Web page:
22-07-2022 | | By Robin Mitchell
Recognising the challenges faced with large supply chains, Samsung has recently announced that it will be aiming to manufacture its own key consumables. What challenges do large supply chains present to semiconductor foundries, what has Samsung announced, and how will it help Samsung going forward?
Even though the semiconductor industry plays a vital role in the world economy (and society, for that matter), it was only after the COVID pandemic that the world opened its eyes to the reality that without semiconductors, life as we know it simply cannot exist. As soon as semiconductor manufacturers announced major shortages to supply due to widespread disruptions, the cost of electronic goods rose, the automotive industry ground to a halt and the development of new projects was seriously hindered. At the same time, the sale of refurbished electronics dramatically rose, and the value of second-hand increased due to the short supply of vehicles.
Now that COVID is mostly over (COVID is now the new common cold that we must learn to live with), industries are getting themselves back into full-scale production, and economies are showing good signs of recovery. But the semiconductor industry expects to see shortages for years due to the large backlog, and the war in Ukraine has worsened this challenge.
To make matters worse, semiconductor industries are also starting to see the issues faced with large supply chains that often plague semiconductors. Unlike basic products such as those made of plastic or glass, semiconductors are extremely complex devices and can be dependent on a thousand other industries. Mining companies are needed to extract the many raw materials needed to produce wafers, refining companies are required to extract extremely rare compounds, chemical companies are necessary for the many solutions needed for fabrication, and advanced technology companies are required to develop the machinery used to image wafers (something that itself is dependent on the semiconductor industry).
As such, semiconductor supply chains are incredibly complex, lengthy, and self-serving in some cases, which makes them highly vulnerable.
It would be impossible for a semiconductor foundry to be a Dennis Waterman and both write and sing its own theme tune (see Little Britain), whereby it is able to entirely source all materials and parts needed due to the extreme size of the supply chain, but it is possible for a foundry to identify key elements in its supply chain and focus on making those in-house solutions. Recognising the advantages of this, Samsung has recently announced that it will be moving to manufacture some of the expendable parts used in its manufacturing process to reduce its dependence on third-party suppliers.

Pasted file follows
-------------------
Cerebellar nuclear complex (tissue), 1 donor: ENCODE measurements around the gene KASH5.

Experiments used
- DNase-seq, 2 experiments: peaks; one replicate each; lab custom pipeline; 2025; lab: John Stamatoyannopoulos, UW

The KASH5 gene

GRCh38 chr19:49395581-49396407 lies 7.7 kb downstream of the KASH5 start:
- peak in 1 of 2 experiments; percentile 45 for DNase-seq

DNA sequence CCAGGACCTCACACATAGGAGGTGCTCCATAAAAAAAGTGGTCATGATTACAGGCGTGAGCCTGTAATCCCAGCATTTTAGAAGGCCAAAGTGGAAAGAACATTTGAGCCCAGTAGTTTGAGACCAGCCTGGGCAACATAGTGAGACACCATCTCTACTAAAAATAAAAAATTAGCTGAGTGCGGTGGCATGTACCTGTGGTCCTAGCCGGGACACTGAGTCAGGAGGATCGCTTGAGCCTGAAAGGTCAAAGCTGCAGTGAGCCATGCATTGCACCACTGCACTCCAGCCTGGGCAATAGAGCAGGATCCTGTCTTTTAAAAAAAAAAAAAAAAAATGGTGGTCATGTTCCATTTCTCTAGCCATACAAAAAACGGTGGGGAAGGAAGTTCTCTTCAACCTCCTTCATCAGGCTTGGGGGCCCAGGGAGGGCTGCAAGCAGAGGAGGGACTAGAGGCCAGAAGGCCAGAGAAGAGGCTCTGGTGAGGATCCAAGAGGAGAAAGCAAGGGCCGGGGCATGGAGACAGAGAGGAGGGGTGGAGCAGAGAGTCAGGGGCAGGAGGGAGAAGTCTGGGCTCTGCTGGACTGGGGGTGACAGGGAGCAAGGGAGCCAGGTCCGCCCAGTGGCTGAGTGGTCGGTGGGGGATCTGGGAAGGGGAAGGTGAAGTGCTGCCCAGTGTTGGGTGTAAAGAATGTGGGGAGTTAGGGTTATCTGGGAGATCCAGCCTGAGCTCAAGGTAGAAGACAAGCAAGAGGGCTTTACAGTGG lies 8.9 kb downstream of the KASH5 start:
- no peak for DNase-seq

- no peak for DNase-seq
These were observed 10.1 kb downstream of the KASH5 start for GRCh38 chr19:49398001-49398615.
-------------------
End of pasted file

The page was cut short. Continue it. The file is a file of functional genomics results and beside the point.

The first step that Samsung has taken has been to partner up with other local South Korean companies for key supplies. Reducing the foreign aspect of the supply chain makes it possible to reduce the effects of government regulation, unexpected events, and economic downturns. It is also likely that local government incentives encourage the move toward local businesses, whether it is through tax credits or relaxed regulations.
The second step that Samsung is currently in the process of achieving is using these local businesses to develop expendable parts used in the manufacturing process of semiconductors. While most machinery used in the fabrication process is reusable, some parts of such equipment must be frequently replaced, including electrodes, focus rings, blades, and gaskets.
The ability of Samsung to create its own consumables undoubtedly removes the dependency on other manufacturers, but even with the use of local businesses to aid in their manufacture, these businesses will still be dependent on others for raw materials. As such, using local companies will not necessarily reduce the complexity of the supply chain but instead move complex manufacturing needs locally while still being dependent on foreign raw materials (such as silicon ingots, metals, and chemicals).
But when considering the nature of the disposable parts used to make semiconductors, their availability and price likely present a greater risk to Samsung if sourced from businesses that Samsung is not directly partnered with. For example, future lockdowns or disruption to global supplies will likely affect consumables greater than raw materials as it is easier for a small business that is entirely focused on a small niche of consumables to close down and fail than it is for raw materials to stop being available. Additionally, being able to manufacture the highly-engineered parts in-house also reduces the risk faced with delays and disruptions to manufacturing.